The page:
When a liquid drop gets into contact with a soft array of microstructures, capillary forces at the three-phase contact line can lead to critical deformations. Microstructures may collapse and form bundles or even patterns. So far, viewing the kinetics of bundling at the menisci scale has remained elusive. Here, we use laser scanning confocal microscopy to directly image the menisci between micropillars. We image structural changes in polydimethylsiloxane micropillar arrays during the Cassie-to-Wenzel transitions of a water drop evaporating on top of the array. We demonstrate how the regular pillar array undergoes a spontaneous symmetry breaking as the first step to the formation of pillar bundles. A comparison of the Cassie-to-Wenzel transition in air and FC40 indicates that the local contact angle determines the outcome of the bundling process. Based on these observations, we develop a simple model using the local contact angle, stiffness of the pillars, and interfacial tension of the liquid to predict the onset of the symmetry breaking.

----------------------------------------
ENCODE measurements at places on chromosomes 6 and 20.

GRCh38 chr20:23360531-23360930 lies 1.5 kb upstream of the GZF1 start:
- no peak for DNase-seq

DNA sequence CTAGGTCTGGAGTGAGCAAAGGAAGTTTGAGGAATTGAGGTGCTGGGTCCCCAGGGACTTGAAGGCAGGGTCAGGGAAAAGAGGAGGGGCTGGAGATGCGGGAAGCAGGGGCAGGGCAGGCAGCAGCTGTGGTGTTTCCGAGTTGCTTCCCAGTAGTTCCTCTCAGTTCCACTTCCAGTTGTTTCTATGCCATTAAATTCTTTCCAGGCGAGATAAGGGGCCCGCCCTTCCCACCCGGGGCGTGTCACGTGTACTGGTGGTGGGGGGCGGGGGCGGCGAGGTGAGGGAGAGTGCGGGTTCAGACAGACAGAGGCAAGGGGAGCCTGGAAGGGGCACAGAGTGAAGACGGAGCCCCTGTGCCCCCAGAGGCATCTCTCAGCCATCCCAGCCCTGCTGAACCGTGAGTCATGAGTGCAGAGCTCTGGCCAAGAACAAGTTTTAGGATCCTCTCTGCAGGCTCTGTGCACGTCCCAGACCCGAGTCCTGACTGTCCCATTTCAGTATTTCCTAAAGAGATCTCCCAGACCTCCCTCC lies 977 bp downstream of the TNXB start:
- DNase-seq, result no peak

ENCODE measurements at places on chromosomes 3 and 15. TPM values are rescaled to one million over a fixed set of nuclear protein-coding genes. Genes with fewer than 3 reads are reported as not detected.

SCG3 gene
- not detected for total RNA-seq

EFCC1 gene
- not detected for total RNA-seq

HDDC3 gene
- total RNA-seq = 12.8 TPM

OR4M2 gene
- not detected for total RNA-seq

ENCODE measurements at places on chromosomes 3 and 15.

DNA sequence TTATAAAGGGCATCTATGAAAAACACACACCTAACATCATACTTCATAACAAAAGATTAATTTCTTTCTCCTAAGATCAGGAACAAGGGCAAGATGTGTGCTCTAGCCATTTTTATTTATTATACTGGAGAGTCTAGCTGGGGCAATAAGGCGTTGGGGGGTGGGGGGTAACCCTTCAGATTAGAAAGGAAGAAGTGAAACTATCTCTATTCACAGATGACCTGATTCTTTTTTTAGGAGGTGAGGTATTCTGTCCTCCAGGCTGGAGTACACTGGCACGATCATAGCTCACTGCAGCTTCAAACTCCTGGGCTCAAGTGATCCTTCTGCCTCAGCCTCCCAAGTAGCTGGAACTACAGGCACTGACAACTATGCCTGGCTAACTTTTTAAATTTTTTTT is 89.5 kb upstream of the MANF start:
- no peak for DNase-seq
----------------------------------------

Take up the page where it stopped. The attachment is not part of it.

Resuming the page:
|Number of pages||8|
|Journal||Langmuir : the ACS journal of surfaces and colloids|
|Publication status||Published - 6 Oct 2020|